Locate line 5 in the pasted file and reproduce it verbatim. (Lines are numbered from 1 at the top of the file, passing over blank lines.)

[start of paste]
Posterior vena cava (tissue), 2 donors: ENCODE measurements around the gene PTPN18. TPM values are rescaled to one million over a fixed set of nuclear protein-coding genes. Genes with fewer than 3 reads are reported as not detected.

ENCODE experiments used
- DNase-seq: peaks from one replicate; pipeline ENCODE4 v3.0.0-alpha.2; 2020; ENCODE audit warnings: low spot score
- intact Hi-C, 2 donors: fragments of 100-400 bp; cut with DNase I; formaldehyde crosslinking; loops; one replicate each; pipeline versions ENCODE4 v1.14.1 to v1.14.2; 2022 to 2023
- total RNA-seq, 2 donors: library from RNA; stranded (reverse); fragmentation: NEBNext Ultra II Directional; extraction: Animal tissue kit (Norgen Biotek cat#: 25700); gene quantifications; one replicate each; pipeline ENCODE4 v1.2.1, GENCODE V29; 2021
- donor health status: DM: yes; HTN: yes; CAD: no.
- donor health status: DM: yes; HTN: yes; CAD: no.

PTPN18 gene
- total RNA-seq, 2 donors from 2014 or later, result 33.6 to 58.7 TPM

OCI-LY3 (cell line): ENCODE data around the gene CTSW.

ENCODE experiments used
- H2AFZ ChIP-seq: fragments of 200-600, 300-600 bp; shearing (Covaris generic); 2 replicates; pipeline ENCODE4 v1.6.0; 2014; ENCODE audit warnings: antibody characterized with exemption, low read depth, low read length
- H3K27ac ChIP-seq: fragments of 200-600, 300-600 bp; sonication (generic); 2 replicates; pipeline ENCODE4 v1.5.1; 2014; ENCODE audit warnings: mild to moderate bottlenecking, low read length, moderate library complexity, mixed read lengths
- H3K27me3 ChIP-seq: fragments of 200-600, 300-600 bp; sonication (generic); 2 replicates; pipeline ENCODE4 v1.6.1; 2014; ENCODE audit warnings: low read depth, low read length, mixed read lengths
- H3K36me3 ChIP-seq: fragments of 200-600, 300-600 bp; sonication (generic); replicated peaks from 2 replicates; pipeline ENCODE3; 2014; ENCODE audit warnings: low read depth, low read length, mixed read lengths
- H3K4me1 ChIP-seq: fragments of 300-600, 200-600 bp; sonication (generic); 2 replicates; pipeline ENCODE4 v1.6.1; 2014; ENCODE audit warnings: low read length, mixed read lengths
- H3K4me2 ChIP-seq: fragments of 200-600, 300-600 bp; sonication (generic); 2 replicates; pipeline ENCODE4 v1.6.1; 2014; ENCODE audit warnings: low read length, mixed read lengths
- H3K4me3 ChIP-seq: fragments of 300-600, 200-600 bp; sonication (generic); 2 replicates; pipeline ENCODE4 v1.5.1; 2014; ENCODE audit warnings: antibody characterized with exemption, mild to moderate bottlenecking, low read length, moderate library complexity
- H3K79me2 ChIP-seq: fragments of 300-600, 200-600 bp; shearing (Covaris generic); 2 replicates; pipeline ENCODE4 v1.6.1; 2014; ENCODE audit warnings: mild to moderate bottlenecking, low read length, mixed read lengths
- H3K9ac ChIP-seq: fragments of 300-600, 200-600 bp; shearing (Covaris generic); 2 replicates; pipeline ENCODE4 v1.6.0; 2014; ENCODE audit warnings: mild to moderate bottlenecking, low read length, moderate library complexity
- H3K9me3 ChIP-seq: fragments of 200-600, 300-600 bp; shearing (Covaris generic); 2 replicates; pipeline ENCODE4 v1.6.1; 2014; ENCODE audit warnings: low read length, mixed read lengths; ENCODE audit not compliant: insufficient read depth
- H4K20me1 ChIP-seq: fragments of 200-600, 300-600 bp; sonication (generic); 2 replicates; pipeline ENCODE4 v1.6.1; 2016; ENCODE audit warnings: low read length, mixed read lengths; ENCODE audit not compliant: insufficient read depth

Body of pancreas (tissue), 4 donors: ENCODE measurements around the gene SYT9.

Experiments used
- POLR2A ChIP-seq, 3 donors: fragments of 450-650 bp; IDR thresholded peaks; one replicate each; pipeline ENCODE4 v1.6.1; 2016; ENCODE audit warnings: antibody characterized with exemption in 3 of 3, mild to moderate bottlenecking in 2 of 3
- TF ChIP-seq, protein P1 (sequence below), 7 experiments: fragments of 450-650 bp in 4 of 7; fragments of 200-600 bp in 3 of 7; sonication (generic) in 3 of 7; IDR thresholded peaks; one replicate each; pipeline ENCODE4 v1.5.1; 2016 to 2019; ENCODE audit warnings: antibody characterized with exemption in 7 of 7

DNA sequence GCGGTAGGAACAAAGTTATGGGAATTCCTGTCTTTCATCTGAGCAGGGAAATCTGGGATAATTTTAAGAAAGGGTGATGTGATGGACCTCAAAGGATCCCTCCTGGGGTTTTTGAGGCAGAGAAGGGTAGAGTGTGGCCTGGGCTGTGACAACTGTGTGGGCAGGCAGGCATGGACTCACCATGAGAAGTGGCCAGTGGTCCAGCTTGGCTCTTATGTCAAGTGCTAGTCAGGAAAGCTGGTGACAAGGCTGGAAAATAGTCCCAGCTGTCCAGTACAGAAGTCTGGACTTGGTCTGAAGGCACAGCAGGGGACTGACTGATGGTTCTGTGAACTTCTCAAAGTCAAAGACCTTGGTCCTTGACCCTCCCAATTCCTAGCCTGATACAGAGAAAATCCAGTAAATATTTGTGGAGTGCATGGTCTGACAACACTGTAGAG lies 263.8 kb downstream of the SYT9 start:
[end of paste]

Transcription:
- total RNA-seq, 2 donors: library from RNA; stranded (reverse); fragmentation: NEBNext Ultra II Directional; extraction: Animal tissue kit (Norgen Biotek cat#: 25700); gene quantifications; one replicate each; pipeline ENCODE4 v1.2.1, GENCODE V29; 2021